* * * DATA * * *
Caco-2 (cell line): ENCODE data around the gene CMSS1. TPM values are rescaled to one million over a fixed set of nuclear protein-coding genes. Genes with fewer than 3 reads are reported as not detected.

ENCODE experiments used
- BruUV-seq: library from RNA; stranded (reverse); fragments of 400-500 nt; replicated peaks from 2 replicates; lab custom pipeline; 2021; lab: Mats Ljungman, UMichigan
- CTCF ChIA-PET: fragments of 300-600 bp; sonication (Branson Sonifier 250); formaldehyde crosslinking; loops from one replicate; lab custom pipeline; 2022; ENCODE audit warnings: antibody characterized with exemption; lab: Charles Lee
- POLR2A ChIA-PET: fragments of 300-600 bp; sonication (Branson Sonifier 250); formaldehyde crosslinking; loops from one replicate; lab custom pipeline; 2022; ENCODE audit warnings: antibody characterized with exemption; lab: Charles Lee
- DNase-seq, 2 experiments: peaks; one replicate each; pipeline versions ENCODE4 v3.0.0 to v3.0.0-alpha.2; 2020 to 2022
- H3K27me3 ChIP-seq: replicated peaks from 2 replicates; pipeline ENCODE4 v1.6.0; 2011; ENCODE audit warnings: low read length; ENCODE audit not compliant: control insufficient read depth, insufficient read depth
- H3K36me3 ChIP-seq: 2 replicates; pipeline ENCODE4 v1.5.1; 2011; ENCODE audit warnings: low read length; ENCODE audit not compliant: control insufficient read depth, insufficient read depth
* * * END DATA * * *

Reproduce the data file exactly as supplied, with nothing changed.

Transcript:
Caco-2 (cell line): ENCODE data around the gene CMSS1. TPM values are rescaled to one million over a fixed set of nuclear protein-coding genes. Genes with fewer than 3 reads are reported as not detected.

ENCODE experiments used
- BruUV-seq: library from RNA; stranded (reverse); fragments of 400-500 nt; replicated peaks from 2 replicates; lab custom pipeline; 2021; lab: Mats Ljungman, UMichigan
- CTCF ChIA-PET: fragments of 300-600 bp; sonication (Branson Sonifier 250); formaldehyde crosslinking; loops from one replicate; lab custom pipeline; 2022; ENCODE audit warnings: antibody characterized with exemption; lab: Charles Lee
- POLR2A ChIA-PET: fragments of 300-600 bp; sonication (Branson Sonifier 250); formaldehyde crosslinking; loops from one replicate; lab custom pipeline; 2022; ENCODE audit warnings: antibody characterized with exemption; lab: Charles Lee
- DNase-seq, 2 experiments: peaks; one replicate each; pipeline versions ENCODE4 v3.0.0 to v3.0.0-alpha.2; 2020 to 2022
- H3K27me3 ChIP-seq: replicated peaks from 2 replicates; pipeline ENCODE4 v1.6.0; 2011; ENCODE audit warnings: low read length; ENCODE audit not compliant: control insufficient read depth, insufficient read depth
- H3K36me3 ChIP-seq: 2 replicates; pipeline ENCODE4 v1.5.1; 2011; ENCODE audit warnings: low read length; ENCODE audit not compliant: control insufficient read depth, insufficient read depth